Matete Primary School is just a few kilometers from Kakamega Eldoret, a busy highway. Stepping outside during the dry season may make one mistake the area for an arid region. But during the rainy season, the growth of vegetation leaves the environment very serene.
The school was established in 1946 with support from Friends Quaker Church. They aimed to eradicate illiteracy in the community and reduce the long distances that learners had to travel for school by going outside the community. The school has been doing well, producing pupils with good performance in the national examination. Some of those students have gotten an opportunity to study in national schools here in Kenya. Their achievements are also marked by the current number of members of the county assembly who were students of the school.
Early in the morning, students have to carry water to school for use within the school. Because the water collected in the morning is not enough to cater to all of the school's water needs, learners are sent to fetch water outside the school compound at a local stream during break and game times. The stream is situated a few kilometers away from the school on a gradual slope that makes it easy for runoff water to deposit all types of contamination. It is also very dangerous, especially for young kids, during the rainy season.
"At our home, we draw water from a spring which is quite a distance away from our home. So very early in the morning, I have to go and fetch water at that spring to be carried to school. When I arrive home from the spring, I prepare myself, eat my breakfast then take my books together with the fetched water to school. By the time I reach school, I am totally exhausted," said 12-year-old female student Lavender.
The school relies on several sources for drinking water, including water fetched from a nearby stream, water carried by pupils from their various homes, and water from a well at a nearby secondary school. All of these have their own challenges. Pupils carrying water from their homes are not always using safe, clean containers and sometimes find water along the way in questionable places. The stream is situated a few kilometers away from the school, so it takes time and energy. A teacher has to accompany the kids to collect water because it is dangerous to access. At the Secondary School, the water point is not reliable because it is prone to breakdown, is often overcrowded, and has restricted use. Regardless of where they gather it, collecting water is tiresome and consumes time that learners could utilize for their studies.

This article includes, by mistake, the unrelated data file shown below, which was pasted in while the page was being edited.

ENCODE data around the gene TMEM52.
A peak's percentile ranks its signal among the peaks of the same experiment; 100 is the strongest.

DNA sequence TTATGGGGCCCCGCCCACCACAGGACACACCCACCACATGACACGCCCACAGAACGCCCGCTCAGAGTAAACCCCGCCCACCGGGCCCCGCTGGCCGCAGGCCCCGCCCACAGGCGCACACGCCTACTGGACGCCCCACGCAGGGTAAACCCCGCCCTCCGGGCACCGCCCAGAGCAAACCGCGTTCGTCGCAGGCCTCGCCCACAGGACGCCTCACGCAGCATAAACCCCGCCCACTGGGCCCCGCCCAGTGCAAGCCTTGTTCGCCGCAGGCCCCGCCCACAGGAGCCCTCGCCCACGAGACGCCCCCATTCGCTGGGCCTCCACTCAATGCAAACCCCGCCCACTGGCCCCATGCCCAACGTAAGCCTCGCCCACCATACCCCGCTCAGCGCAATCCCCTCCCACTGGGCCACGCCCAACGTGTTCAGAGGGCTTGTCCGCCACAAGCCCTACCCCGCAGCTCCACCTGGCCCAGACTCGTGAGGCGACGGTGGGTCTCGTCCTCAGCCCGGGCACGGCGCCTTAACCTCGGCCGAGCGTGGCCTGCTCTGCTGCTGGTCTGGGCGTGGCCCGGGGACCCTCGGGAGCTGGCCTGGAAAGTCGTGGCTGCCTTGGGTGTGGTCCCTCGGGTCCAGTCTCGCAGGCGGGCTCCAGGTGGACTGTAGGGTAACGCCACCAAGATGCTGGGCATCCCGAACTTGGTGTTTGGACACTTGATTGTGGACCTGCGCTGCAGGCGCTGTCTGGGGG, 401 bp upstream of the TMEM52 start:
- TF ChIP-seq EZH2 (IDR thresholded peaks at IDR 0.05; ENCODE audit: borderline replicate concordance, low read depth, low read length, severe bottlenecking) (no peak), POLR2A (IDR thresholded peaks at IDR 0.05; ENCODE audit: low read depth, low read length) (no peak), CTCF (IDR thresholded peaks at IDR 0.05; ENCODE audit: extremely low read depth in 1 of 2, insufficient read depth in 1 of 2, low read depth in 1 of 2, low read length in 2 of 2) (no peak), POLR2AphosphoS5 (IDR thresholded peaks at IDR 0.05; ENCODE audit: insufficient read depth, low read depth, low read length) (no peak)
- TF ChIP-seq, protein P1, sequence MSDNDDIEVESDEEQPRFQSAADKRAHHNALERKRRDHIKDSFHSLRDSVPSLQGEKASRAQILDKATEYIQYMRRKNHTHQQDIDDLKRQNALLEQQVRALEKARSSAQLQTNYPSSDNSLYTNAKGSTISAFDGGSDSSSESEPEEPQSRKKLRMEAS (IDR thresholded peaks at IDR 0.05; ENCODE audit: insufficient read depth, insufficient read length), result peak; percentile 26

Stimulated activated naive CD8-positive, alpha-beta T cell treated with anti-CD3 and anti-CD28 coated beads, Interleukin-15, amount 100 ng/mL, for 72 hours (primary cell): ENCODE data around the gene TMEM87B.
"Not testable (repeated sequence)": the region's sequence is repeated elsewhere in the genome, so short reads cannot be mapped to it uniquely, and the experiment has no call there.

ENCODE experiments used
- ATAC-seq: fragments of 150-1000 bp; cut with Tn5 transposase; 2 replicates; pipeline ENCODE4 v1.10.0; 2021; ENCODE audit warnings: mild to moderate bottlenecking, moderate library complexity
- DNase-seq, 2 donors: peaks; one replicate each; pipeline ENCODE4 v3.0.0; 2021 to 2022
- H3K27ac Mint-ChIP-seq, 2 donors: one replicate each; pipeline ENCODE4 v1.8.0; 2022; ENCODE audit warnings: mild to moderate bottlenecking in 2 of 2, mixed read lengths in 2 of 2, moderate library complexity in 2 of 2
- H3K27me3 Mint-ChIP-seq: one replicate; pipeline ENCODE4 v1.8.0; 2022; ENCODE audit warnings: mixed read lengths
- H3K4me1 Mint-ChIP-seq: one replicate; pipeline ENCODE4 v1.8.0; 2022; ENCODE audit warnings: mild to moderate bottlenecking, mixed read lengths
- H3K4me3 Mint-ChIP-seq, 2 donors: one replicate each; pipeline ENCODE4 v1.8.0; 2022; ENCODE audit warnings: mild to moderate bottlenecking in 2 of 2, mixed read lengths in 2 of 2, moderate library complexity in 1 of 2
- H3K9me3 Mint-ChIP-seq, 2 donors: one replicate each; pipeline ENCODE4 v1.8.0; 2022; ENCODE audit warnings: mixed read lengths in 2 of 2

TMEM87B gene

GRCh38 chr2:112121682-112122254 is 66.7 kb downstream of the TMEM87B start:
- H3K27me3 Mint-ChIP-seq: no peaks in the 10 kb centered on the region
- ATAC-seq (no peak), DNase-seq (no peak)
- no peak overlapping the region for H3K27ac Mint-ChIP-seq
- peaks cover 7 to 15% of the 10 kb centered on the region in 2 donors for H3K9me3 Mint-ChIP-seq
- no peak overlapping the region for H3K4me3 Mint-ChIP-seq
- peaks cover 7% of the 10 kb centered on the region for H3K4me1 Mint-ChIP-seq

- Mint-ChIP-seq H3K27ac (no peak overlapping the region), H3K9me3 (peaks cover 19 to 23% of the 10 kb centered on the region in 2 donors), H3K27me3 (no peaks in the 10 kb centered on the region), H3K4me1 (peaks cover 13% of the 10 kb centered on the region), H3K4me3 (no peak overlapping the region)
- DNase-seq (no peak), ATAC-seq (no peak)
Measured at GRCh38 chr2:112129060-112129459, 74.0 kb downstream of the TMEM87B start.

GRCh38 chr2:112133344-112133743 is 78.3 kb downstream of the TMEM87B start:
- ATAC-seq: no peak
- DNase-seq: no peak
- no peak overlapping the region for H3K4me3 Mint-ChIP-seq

"We are experiencing a great challenge when it comes to water in our school. It has impacted us negatively because pupils going for water outside the school compound consumes a lot of time for the learners and me personally because when teaching, pupils might have gone for water. It also paves the way for absenteeism because of sickness, meaning some of my learners will be missing what I have already taught to the rest of the pupils," explained Headteacher Francis Changu.
What We Can Do:
We conducted a hydrogeological survey at this school, and the results indicated the water table beneath it is an ideal candidate for a borehole well. Due to a borehole well's unique ability to tap into a safe, year-round water column, it will be poised to serve all of the water needs for this school's large population, even through the dry months.
The school will help collect the needed construction materials such as sand, rocks, and water for mixing cement. They will also provide housing and meals for the work team, in addition to providing local laborers. We will complement their materials by providing an expert team of artisans and drilling professionals, tools, hardware, and the hand pump. Once finished, the school’s students and staff will use water from the well and staff for drinking, handwashing, cooking, cleaning, and much more.
The school and we strongly believe that all of these components will work together to improve standards at this school, which will help lead to better student academic performance and unlock the opportunity for these students to live better, healthier lives.
The student health club will oversee the two new handwashing stations we will provide and ensure they are kept clean and working. The club leaders will fill the handwashing stations with water daily and make sure they are always supplied with a cleaning agent such as soap or ash.
Two triple-door latrine blocks will be constructed with local materials that the school will help gather. Three doors will serve the girls, and three doors will serve the boys. These new latrines will have cement floors designed to be easy to use and clean. And with a rain tank right on school property, there should be enough water to keep them clean.
Training on Health, Hygiene, COVID-19, and More
We will hold a one-day intensive training session with students, teachers, and parents. This training will cover a wide range of topics, including COVID-19 symptoms, transmission routes, prevention; personal and environmental hygiene; and the operation and maintenance of the rain tank, latrines, and handwashing stations. There will be a special emphasis on handwashing.
Our team of facilitators will use various methods to train, including participatory hygiene and sanitation transformation and asset-based community development. We will initiate a student health club, which will prepare students to lead other pupils into healthy habits at school and home. We will also lead lectures, group discussions and provide illustrative handouts to teach health topics and promote good hygiene practices within the school, including handwashing and water treatment. We will then conduct a series of follow-up training before transitioning to our regularly scheduled support visits throughout the year.